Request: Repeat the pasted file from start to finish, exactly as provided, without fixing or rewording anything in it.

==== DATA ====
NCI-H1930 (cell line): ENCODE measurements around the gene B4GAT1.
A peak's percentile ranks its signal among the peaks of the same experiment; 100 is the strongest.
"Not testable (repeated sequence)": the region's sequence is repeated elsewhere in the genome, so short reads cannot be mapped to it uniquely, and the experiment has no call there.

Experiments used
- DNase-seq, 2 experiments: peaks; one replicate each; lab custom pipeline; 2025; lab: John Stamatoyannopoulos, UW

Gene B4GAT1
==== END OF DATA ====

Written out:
NCI-H1930 (cell line): ENCODE measurements around the gene B4GAT1.
A peak's percentile ranks its signal among the peaks of the same experiment; 100 is the strongest.
"Not testable (repeated sequence)": the region's sequence is repeated elsewhere in the genome, so short reads cannot be mapped to it uniquely, and the experiment has no call there.

Experiments used
- DNase-seq, 2 experiments: peaks; one replicate each; lab custom pipeline; 2025; lab: John Stamatoyannopoulos, UW

Gene B4GAT1